No Bengali who loves music will ever be able to get over the spell of this golden voice singer of Bengal. Her recorded repertoire reaches beyond 3000 songs comprising a versatile range – bhajan, thumri, khayal, Tagore, modern Bengali song, and playback in Hindi and Bengali films. Bade Ghulam Ali Khan Saheb once said, “Sandhya is comparable with Sandhya alone.” RC Boral, the music director of New Theaters gave her the song Ha Ha Ha Hans Ke Jiye Ja in a film called Anjangarh (1948) when she was just 17 years old. She later sang Ashkon Me Chhipi Mohabbat Ki Kahani in Pehla Aadmi (1950), which gave her immense popularity in Calcutta. She then moved to Bombay where she earned fame with a duet with Hemant Kumar, Gupchup Gupchup Pyar Karen, in Sazaa (1951). Later, she sang for Anil Biswas in Tarana (1951). It was a duet with Lata, Bol Papiha Bol Re that became an instant hit. She got films like Ratnadeep (1952), Husn Ka Chor (1953), Fareb (1953) etc, but her stay in the Mumbai film industry was short-lived because her training in classical music, according to the demand in the playback market, was not suitable for film music. When asked whether she was marginalized and ignored due to the monopoly of some dominating singers, she resists from commenting by saying, “I am not anyone’s rival in the world of music because I sing only for myself and singing is my aarti, my pooja.”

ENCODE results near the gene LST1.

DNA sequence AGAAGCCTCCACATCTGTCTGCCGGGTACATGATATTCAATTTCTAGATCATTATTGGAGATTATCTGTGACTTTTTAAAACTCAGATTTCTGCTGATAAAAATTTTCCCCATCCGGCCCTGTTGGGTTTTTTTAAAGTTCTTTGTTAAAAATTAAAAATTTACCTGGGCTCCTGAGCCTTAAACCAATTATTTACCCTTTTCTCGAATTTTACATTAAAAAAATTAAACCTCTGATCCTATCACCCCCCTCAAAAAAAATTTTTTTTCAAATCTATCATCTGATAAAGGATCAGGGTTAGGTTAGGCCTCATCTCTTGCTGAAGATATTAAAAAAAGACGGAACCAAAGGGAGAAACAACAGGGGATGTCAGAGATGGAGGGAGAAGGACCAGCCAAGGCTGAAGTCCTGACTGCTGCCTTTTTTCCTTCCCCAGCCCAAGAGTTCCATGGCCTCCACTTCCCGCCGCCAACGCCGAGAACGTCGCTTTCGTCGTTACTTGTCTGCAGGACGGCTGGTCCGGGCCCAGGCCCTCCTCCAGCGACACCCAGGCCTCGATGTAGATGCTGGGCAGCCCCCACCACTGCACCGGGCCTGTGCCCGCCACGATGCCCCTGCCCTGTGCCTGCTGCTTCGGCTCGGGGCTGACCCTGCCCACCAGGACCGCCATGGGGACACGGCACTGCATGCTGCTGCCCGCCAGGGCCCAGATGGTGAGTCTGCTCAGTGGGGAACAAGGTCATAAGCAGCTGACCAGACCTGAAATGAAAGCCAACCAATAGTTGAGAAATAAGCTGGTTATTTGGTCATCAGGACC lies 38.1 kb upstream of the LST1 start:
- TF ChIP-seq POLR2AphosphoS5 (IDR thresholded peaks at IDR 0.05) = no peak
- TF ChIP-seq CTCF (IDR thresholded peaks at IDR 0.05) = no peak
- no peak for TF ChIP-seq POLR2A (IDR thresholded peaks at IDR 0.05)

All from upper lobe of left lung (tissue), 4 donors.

Her most celebrated collaboration has been with the Hemanta Mukherjee with whom she sang numerous duets, primarily as playback for Bengali films produced from Kolkata. Hemanta and Sandhya became known as the voices behind the pairings of the Bengali superstar Uttam Kumar and his numerous heroines.

During the Bangladesh Liberation War, she joined the mass movement among Indian Bengali artistes to raise money for the millions of refugees who had poured into Kolkata and West Bengal to escape the fighting, and to raise global awareness for the cause of Bangladesh. She assisted Bangladeshi musician Samar Das when he founded the Swadhin Bangla Betar Kendro, the clandestine radio station broadcasting to Bangladesh and recorded several patriotic songs for him. On the occasion of the release of Sheikh Mujibur Rahman, the imprisoned leader of the new country of Bangladesh, she released a famous song Bangabandhu Tumi Phirey Ele. She later became one of the first foreign artistes to visit Dhaka, performing at an open-air concert in Paltan Maidan in Dhaka to celebrate the first Ekushey February after Bangladeshi independence in 1971. She also recorded several songs for Samar Das’s film Dhirey Bohey Meghna and Salil Choudhury’s Raktakta Bangla.